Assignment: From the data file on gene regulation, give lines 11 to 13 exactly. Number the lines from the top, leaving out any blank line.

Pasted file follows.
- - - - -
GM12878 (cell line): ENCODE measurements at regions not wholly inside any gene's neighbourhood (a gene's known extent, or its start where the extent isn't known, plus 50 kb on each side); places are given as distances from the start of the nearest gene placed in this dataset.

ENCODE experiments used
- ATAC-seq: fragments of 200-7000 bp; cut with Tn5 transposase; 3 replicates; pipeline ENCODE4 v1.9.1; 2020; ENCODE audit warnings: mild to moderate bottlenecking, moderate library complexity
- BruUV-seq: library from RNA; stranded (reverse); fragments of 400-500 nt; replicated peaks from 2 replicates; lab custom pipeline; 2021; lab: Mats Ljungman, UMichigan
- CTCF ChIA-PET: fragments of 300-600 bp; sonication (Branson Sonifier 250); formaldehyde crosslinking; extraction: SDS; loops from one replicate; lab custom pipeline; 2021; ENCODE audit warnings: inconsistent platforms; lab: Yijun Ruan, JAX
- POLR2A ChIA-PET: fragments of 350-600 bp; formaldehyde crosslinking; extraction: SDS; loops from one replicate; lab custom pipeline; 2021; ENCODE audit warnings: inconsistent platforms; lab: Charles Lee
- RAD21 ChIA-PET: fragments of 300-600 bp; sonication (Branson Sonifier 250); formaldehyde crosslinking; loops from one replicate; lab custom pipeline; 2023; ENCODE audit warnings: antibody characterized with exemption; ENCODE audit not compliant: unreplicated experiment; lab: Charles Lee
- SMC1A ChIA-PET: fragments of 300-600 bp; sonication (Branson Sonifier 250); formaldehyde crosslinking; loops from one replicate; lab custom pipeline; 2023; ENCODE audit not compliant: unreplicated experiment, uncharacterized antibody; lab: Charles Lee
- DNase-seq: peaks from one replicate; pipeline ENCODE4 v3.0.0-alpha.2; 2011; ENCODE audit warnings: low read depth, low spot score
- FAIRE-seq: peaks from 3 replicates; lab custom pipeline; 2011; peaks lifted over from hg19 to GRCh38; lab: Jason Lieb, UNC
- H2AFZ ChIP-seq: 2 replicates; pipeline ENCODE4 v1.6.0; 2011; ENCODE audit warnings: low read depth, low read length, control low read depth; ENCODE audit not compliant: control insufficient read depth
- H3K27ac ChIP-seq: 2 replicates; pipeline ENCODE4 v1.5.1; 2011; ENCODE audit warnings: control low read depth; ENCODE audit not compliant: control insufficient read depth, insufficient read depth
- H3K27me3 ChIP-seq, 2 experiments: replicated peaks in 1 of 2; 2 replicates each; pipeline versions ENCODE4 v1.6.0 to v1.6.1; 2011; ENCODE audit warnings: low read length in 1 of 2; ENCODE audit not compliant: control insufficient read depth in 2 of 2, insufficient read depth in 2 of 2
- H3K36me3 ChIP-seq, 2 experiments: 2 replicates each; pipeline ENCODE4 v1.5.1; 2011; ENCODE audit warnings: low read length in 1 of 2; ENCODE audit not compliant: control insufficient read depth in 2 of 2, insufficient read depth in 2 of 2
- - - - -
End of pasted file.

- H2AFZ ChIP-seq: 2 replicates; pipeline ENCODE4 v1.6.0; 2011; ENCODE audit warnings: low read depth, low read length, control low read depth; ENCODE audit not compliant: control insufficient read depth
- H3K27ac ChIP-seq: 2 replicates; pipeline ENCODE4 v1.5.1; 2011; ENCODE audit warnings: control low read depth; ENCODE audit not compliant: control insufficient read depth, insufficient read depth
- H3K27me3 ChIP-seq, 2 experiments: replicated peaks in 1 of 2; 2 replicates each; pipeline versions ENCODE4 v1.6.0 to v1.6.1; 2011; ENCODE audit warnings: low read length in 1 of 2; ENCODE audit not compliant: control insufficient read depth in 2 of 2, insufficient read depth in 2 of 2